Ian, like any good mercenary, has a gun, and so any attempt to kill him will be rewarded in kind. That activates Broken Roads’ turn-based combat, which – at least as far as the demo shows – is the weakest element of the project. The current interface is rather clumsy and lacks any options other than ‘move’ and ‘fire’ making it seem tactically thin. It also feels at odds with the previous scenario, where using a gun is a more intentional, dramatic choice than just triggering for battle in a video game. It echoes how the Disco Elysium is so violent; On the rare occasions you can throw a punch or fire a pistol in Ravachol, it feels like a hugely important choice, rather than a memorized fact of life.
The demo’s menus reveal that characters will eventually unlock other combat skills, and hopefully continued development will make turn-based encounters even more engaging. But I hope that fighting is a rarity rather than a standard practice. Killing someone in a game like this should be a choice, not a mechanic.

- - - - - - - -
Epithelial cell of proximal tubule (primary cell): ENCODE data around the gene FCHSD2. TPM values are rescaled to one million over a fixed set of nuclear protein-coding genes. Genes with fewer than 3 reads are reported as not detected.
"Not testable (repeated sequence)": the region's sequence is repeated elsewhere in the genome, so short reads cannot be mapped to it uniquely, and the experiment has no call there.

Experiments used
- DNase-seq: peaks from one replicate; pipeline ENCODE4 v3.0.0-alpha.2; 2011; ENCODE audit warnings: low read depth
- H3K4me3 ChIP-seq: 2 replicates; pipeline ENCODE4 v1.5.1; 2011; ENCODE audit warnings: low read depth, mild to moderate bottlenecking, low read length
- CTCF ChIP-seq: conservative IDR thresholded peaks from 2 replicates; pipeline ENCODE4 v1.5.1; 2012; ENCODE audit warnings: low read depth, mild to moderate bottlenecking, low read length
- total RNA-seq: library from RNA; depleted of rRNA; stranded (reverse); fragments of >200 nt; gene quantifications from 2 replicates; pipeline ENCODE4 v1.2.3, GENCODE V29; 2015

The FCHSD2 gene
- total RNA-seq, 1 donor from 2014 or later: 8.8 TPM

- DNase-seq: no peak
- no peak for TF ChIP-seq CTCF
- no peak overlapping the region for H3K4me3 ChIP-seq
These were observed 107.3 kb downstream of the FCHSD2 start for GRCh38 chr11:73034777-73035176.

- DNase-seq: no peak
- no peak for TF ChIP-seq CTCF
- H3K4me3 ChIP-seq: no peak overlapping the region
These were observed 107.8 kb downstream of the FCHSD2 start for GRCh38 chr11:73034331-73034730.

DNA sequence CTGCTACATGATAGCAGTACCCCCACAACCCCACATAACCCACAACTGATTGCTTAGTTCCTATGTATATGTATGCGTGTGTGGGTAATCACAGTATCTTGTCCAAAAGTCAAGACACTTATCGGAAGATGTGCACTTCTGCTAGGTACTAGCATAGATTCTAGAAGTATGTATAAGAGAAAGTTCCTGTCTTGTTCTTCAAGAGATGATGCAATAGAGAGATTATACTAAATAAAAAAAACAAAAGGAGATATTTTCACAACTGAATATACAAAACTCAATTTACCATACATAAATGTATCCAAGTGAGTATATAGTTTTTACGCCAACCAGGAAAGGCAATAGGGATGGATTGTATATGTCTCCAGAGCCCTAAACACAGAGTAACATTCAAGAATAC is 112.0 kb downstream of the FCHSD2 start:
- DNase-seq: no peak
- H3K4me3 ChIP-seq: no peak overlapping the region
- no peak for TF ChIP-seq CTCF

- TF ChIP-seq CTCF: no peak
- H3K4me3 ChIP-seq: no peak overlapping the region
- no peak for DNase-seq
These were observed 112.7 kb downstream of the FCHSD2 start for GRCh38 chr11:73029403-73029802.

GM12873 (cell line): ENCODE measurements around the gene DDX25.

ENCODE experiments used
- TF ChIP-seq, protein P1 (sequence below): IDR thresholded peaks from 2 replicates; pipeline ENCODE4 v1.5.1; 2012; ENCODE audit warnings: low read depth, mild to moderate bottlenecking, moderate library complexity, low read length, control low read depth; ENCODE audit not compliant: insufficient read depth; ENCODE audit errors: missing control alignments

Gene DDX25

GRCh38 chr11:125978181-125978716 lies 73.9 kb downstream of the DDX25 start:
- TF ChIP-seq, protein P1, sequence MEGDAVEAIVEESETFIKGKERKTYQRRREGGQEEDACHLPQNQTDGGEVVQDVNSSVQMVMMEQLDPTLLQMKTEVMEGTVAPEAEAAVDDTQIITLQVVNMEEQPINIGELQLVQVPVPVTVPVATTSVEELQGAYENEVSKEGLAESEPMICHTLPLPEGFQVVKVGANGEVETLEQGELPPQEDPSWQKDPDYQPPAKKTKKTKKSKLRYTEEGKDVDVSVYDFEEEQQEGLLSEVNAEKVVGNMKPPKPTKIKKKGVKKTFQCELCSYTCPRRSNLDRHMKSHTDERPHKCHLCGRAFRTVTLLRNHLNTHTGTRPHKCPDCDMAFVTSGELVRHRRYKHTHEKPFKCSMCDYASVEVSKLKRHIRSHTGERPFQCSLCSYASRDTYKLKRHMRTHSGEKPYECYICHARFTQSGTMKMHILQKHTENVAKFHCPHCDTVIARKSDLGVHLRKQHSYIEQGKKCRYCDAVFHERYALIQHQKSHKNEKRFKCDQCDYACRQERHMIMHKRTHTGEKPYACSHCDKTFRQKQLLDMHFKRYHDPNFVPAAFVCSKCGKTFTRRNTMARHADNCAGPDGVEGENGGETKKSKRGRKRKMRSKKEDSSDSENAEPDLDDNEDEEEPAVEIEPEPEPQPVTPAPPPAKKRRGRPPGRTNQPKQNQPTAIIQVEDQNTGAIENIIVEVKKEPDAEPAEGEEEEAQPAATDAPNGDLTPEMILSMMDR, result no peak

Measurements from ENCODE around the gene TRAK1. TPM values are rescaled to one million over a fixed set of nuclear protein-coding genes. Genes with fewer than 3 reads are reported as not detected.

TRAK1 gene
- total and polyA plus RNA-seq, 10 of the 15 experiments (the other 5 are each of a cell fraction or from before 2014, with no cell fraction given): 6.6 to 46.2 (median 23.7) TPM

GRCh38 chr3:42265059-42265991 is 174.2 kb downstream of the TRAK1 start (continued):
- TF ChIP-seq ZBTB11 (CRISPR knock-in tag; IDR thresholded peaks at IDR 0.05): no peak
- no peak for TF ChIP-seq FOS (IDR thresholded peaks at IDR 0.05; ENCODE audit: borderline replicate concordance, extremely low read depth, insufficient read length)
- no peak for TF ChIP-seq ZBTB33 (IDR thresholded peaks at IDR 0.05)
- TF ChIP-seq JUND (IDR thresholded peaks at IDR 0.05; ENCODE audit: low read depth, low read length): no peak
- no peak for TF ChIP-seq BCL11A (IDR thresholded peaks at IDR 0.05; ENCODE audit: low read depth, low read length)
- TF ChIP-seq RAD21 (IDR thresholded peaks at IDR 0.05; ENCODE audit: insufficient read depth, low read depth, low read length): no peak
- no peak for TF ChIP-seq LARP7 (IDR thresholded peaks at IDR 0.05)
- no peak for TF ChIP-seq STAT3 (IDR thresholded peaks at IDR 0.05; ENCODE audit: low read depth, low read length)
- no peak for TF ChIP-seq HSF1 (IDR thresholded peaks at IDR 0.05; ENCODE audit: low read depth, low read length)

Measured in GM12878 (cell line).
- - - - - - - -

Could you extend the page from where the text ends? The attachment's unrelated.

Broken Roads – Gamescom 2022 screenshots
Despite my reservations about battle, I left the Kokeby Waystation with nothing but anticipation. Broken Roads, already full of texts and layers of intentional dialogue, could potentially become the next game in the Planescape: Torment series of deeply introspective RPGs. That’s no coincidence; Broken Roads’ creative lead is Colin McComb, who helped create Planescape and its successor, Torment: Tides of Numenera. He promises that, like all projects he’s been involved in, the story will get more and more bizarre as it progresses, although it will be limited to the exact field of astrophysics. science rather than anything out of the ordinary. It will also explore locations in profound detail, only this time they are based on cultures of both Western and Aboriginal Australians (the latter researched and created with the assistance of difficult consultants). understand) instead of the Dungeons and Dragons multiverse.
But McComb also wanted to point out that Broken Roads wasn’t just his creation; he directed game director Craig Ritchie and narrative director Leanne Taylor-Giles as the guiding lights for the project. A former McComb’s contributor on Numenera, I hope Taylor-Giles brings a fresh look at the Torment writing values that Broken Roads has so clearly built. It was the secret sauce behind Disco Elysium, and now developer ZA/UM has secured a spot in the RPG ensemble (at least, now). If Broken Roads lives up to its demo promise, Drop Bear Bytes could follow suit.
Matt Purslow is IGN’s News and Features Editor in the UK.